Kāinga Ora will begin construction of a 37-home development near Rotorua's central city in February – by truck.
The development, announced in August, will be built on a 2 hectare parcel of land on the corner of Ranolf St and Malfroy Rd.
Rotorua mayor Steve Chadwick says while the development is "a start" there is still a long way to go to address Rotorua's housing needs.
Kāinga Ora purchased the land, which had been vacant for 30 years, for $6.45 million in June.
Construction of 37 one and two-storey dwellings will begin in February, is expected to finish mid-2022, with priority given to people with the highest priority on the housing register waiting list.
In a pamphlet distributed by Kāinga Ora, it said the homes would be built through the use of off-site manufacturing, in an effort to speed up construction.
"This means these homes will be built offsite in a factory, and then transported to the site and installed and connected to services.
"The homes will be delivered by truck overnight in stages, starting from February 2022."
They would be made of weatherboard-style cladding, have steel roofing and would be in "a range of mixed earth-tone colours".
The homes would be a mix of two, three and four bedrooms, be fully insulated with double glazing, a deck and an easy to maintain and fenced private section with a garden.
"Kāinga Ora will match homes to people and families on the Housing Register. These would be their long-term homes, with priority given to those in greatest need of a home, and considering location due to work, whānau, education and other factors."
All homes would have allocated off-street parking with an internal loop road providing access from both Ranolf St and Malfroy Rd, and each would have a deck and low-maintenance fenced private section with a garden.
A community room and shared green space was also part of the development which would be landscaped with shrubs, hedges and native and fruit trees.
A section of the land was not included in the plans with options for higher density housing on the north-eastern corner.
Kāinga Ora Bay of Plenty regional director Darren Toy said work would begin on the site late this year, subject to consents.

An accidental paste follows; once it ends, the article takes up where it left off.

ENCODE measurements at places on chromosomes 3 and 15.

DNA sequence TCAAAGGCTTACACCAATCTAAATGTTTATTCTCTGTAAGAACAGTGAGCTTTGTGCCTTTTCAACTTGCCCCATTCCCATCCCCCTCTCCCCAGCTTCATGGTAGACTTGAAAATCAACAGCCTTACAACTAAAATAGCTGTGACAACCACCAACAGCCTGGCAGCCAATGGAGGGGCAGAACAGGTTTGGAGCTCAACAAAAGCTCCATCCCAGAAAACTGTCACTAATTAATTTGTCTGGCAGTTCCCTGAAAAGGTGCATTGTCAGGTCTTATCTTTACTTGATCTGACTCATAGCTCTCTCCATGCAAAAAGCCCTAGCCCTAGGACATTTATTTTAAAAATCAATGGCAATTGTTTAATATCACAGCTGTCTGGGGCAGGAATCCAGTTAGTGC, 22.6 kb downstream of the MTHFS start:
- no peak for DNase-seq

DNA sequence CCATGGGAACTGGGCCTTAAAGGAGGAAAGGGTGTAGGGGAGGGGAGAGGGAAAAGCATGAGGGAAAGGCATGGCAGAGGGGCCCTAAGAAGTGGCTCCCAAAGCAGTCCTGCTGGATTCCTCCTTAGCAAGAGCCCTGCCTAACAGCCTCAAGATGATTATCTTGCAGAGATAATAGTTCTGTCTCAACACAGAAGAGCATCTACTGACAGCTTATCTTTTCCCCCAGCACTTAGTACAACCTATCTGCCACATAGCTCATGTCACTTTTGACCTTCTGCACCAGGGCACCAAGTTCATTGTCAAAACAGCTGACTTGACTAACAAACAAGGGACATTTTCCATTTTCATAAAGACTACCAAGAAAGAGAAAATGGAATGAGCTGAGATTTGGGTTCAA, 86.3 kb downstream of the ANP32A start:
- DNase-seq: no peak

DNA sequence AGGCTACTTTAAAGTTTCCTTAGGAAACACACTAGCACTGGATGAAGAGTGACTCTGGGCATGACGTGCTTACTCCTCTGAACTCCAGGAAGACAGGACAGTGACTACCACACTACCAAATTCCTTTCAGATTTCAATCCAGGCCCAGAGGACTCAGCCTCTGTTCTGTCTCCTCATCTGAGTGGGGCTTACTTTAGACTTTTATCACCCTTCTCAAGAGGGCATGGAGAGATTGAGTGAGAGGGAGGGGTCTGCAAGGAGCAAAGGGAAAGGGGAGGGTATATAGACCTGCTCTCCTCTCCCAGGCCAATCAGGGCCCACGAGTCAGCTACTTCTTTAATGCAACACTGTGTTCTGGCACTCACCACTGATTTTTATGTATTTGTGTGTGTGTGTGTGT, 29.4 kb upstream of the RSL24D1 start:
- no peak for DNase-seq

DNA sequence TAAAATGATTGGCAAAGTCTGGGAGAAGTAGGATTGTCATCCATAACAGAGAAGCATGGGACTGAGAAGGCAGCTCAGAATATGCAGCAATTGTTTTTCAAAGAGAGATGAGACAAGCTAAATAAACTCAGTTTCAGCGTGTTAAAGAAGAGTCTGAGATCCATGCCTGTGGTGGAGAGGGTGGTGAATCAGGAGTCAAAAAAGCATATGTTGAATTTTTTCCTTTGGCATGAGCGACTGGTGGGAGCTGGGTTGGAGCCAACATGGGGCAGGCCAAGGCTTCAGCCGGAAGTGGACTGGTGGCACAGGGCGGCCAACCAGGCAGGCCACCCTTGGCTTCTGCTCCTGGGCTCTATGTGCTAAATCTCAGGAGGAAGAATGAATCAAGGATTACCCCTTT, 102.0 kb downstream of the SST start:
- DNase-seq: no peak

He said four people had provided feedback to Kāinga Ora in August. They had wanted to know who would live in the homes and what support Kāinga Ora would provide.
"Our aim is to create homes for people as part of an inclusive, thriving and well-connected wider community.
"These homes, on this well-located and large site, will help start to meet the urgent need for homes for people in Rotorua, alongside other redevelopments under way or planned at existing Kāinga Ora sites spread across the city, and other housing opportunities being explored."
He said Kāinga Ora intended to include access to social and whānau services for its customers, but hadn't decided what services they would be or who would provide them and would be seeking input from customers.
Toy said a Zoom information session tomorrow would include an overview of the development, including renders, plans and timelines, and answer any queries.
Chadwick said adding 37 homes to the housing supply in Rotorua was a start.
"But we certainly have a long way to go to begin to resolve the housing crisis this city is facing."
According to the Ministry of Social Development, there were 690 people on the housing register in Rotorua, at the end of March and 741 at the end of June.
"By adding more public housing to the system, it means more people move off that register, out of motels and into permanent homes," Chadwick said.
"While short-term arrangements are in place with motels, increasing housing stock of all types is where we need to focus our efforts, and [the] council along with the Government and Te Arawa are continuing to work together to reach that goal."
A council spokeswoman said it had received a resource consent application for the residential development and subdivision, which was being processed.
Under the Public Housing Plan, Kāinga Ora is working to deliver about 190 extra public houses in Rotorua by 2024.
A previous up-market development planned for the site, Ashworth Villas, was to have 50 lots, but the developer, Holmes Group, walked away from it after costs escalated in a two-year battle to get resource consent, which it eventually got.
Formerly owned by the Church of Jesus Christ of Latter-day Saints, plans to build a church on the site never eventuated and the Voyager Resort Hotel occupied the site between 1983 and 1988, and it has remained empty since, despite changing hands many times.
Rotorua MP Todd McClay was approached for comment.
* An online community session about the development will be held on Wednesday, 5.30pm-6.30pm. To join the online session, or to ask questions or sign up to an update database, contact Kāinga Ora stakeholder relationship manager Troy Brown: 0800 801 601 and ask to be transferred or 021 579 965. Email: firstname.lastname@example.org